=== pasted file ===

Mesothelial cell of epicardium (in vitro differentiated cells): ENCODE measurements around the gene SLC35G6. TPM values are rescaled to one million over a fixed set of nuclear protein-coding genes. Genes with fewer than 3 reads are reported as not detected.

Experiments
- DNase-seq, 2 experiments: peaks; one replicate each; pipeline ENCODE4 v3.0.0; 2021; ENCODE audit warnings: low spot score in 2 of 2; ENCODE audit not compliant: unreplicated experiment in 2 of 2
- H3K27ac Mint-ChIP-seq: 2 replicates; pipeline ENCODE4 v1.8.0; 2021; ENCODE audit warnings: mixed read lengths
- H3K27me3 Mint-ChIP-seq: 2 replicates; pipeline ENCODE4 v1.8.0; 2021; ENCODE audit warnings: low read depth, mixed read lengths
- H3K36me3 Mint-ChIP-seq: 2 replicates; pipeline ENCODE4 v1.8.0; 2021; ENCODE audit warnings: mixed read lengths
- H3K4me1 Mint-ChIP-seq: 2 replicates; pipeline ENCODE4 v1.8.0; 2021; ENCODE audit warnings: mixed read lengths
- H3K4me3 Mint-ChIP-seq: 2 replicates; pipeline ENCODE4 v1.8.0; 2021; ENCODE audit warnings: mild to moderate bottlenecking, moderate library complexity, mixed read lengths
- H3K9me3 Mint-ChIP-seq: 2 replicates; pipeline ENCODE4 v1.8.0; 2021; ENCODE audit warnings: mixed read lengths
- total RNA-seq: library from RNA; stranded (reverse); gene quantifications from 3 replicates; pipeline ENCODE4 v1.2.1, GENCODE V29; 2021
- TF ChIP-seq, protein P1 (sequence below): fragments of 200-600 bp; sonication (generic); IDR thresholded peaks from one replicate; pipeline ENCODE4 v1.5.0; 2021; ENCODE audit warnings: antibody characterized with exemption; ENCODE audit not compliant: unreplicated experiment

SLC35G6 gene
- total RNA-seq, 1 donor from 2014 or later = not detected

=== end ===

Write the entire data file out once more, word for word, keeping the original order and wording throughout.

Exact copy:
Mesothelial cell of epicardium (in vitro differentiated cells): ENCODE measurements around the gene SLC35G6. TPM values are rescaled to one million over a fixed set of nuclear protein-coding genes. Genes with fewer than 3 reads are reported as not detected.

Experiments
- DNase-seq, 2 experiments: peaks; one replicate each; pipeline ENCODE4 v3.0.0; 2021; ENCODE audit warnings: low spot score in 2 of 2; ENCODE audit not compliant: unreplicated experiment in 2 of 2
- H3K27ac Mint-ChIP-seq: 2 replicates; pipeline ENCODE4 v1.8.0; 2021; ENCODE audit warnings: mixed read lengths
- H3K27me3 Mint-ChIP-seq: 2 replicates; pipeline ENCODE4 v1.8.0; 2021; ENCODE audit warnings: low read depth, mixed read lengths
- H3K36me3 Mint-ChIP-seq: 2 replicates; pipeline ENCODE4 v1.8.0; 2021; ENCODE audit warnings: mixed read lengths
- H3K4me1 Mint-ChIP-seq: 2 replicates; pipeline ENCODE4 v1.8.0; 2021; ENCODE audit warnings: mixed read lengths
- H3K4me3 Mint-ChIP-seq: 2 replicates; pipeline ENCODE4 v1.8.0; 2021; ENCODE audit warnings: mild to moderate bottlenecking, moderate library complexity, mixed read lengths
- H3K9me3 Mint-ChIP-seq: 2 replicates; pipeline ENCODE4 v1.8.0; 2021; ENCODE audit warnings: mixed read lengths
- total RNA-seq: library from RNA; stranded (reverse); gene quantifications from 3 replicates; pipeline ENCODE4 v1.2.1, GENCODE V29; 2021
- TF ChIP-seq, protein P1 (sequence below): fragments of 200-600 bp; sonication (generic); IDR thresholded peaks from one replicate; pipeline ENCODE4 v1.5.0; 2021; ENCODE audit warnings: antibody characterized with exemption; ENCODE audit not compliant: unreplicated experiment

SLC35G6 gene
- total RNA-seq, 1 donor from 2014 or later = not detected